Official results from Tunisia show the Islamist Ennahda party has failed to win the second free election since the so-called "Arab Spring" uprising in 2011. Ennahda, which handed power to a government of technocrats pending the elections, lost out to the secular party Nidaa Tounes. Henry Ridgwell reports from London that the relatively peaceful poll offers some hope in a volatile region.
Video

Video Africa Tells its Story Through Fashion

In Africa, Fashion Week is a riot of colors, shapes, patterns and fabrics - against the backdrop of its ongoing struggle between nature and its fast-growing urban edge. How do these ideas translate into needle and thread? VOA’s Anita Powell visited this year’s Mercedes Benz Fashion Week Africa in Johannesburg to find out.
Video

Video Smugglers Offer Cheap Passage From Turkey to Syria

Smugglers in Turkey offer a relatively cheap passage across the border into Syria. Ankara has stepped up efforts to stem the flow of foreign fighters who want to join Islamic State militants fighting for control of the Syrian border city of Kobani. But porous borders and border guards who can be bribed make illegal border crossings quite easy. Zlatica Hoke has more.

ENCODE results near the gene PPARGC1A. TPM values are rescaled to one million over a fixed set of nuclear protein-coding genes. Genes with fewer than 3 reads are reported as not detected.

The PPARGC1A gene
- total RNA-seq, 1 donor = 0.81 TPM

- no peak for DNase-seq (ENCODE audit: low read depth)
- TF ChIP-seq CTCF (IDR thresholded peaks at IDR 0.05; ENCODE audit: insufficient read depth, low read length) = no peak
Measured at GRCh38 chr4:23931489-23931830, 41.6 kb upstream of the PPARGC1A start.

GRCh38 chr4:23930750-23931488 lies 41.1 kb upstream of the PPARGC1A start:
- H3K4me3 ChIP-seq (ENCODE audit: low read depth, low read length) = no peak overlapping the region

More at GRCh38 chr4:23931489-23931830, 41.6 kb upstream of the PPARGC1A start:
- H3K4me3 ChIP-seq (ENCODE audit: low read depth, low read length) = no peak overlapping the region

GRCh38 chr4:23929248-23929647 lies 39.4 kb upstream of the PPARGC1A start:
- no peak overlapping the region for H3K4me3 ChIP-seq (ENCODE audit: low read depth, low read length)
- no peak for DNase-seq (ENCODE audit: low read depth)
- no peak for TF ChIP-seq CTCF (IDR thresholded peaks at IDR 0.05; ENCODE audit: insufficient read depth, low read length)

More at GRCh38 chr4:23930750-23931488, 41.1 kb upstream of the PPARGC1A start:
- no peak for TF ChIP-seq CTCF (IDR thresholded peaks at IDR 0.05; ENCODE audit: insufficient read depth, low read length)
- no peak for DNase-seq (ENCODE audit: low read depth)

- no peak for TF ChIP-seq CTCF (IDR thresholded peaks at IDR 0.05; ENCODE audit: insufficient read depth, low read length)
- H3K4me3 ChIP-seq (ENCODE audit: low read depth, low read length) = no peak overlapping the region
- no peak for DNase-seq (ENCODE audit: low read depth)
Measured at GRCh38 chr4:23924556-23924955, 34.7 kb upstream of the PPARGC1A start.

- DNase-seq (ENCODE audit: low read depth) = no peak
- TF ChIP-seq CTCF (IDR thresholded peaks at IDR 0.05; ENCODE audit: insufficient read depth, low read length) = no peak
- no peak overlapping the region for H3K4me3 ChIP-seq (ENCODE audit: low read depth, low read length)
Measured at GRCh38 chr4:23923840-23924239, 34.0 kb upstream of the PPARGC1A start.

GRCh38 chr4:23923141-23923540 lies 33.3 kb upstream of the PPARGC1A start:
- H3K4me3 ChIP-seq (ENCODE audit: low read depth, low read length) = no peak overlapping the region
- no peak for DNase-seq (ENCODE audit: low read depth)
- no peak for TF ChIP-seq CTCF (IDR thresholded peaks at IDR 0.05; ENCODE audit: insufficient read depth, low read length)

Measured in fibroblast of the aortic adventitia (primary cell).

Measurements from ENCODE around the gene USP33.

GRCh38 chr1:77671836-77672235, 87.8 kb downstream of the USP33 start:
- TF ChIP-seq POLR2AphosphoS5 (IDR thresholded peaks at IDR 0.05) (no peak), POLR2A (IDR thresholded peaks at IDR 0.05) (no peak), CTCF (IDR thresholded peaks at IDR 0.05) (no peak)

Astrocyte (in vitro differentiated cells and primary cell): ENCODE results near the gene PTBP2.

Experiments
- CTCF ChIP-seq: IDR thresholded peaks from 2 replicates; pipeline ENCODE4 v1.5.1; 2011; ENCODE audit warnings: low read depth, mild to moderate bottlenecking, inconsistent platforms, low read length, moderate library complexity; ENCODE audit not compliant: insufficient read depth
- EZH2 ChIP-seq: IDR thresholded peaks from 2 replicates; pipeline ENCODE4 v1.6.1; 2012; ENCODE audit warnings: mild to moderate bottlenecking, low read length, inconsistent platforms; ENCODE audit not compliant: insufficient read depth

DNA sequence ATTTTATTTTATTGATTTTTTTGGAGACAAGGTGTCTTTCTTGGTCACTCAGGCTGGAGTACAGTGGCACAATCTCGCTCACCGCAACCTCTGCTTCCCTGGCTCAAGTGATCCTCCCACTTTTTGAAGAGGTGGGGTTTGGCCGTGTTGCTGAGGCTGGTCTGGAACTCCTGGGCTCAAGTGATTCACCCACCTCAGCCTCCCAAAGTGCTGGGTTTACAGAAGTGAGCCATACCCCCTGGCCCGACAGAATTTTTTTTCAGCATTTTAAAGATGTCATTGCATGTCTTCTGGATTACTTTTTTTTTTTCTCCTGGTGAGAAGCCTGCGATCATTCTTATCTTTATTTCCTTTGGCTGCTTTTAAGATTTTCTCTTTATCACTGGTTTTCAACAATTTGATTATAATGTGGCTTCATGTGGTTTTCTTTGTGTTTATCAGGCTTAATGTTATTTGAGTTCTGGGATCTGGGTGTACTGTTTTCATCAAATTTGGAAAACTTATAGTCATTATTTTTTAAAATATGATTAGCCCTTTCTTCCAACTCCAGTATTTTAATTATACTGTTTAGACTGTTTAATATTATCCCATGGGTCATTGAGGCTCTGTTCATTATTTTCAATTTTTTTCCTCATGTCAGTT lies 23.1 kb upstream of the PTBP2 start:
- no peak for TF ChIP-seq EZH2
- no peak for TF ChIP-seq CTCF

Video

Video China Political Meeting Seeks to Improve Rule of Law

China’s communist leaders will host a top level political meeting this week, called the Fourth Plenum, and for the first time in the party’s history, rule of law will be a key item on the agenda. Analysts and Chinese media reports say the meetings could see the approval of long-awaited measures aimed at giving courts more independence and include steps to enhance an already aggressive and high-reaching anti-corruption drive. VOA’s Bill Ide has more from Beijing.
Video

Video After Decades of Pressure, Luxembourg Drops Bank Secrecy Rules

European Union finance ministers have reached a breakthrough agreement that will make it more difficult for tax cheats to hide their money. The new legislation, which had been blocked for years by countries with a reputation as tax havens, was approved last week after Luxembourg and Austria agreed to lift their vetoes. But as Mil Arcega reports, it doesn’t mean tax cheats have run out of places to keep their money hidden.
Video

Video Kobani Refugees Welcome, Turkey Criticizes, US Airdrop

Residents of Kobani in northern Syria have welcomed the airdrop of weapons, ammunition and medicine to Kurdish militia who are resisting the seizure of their city by Islamic State militants. The Turkish government, however, has criticized the operation. VOA’s Scott Bobb reports from southeastern Turkey, across the border from Kobani.

All About America

AppleAndroid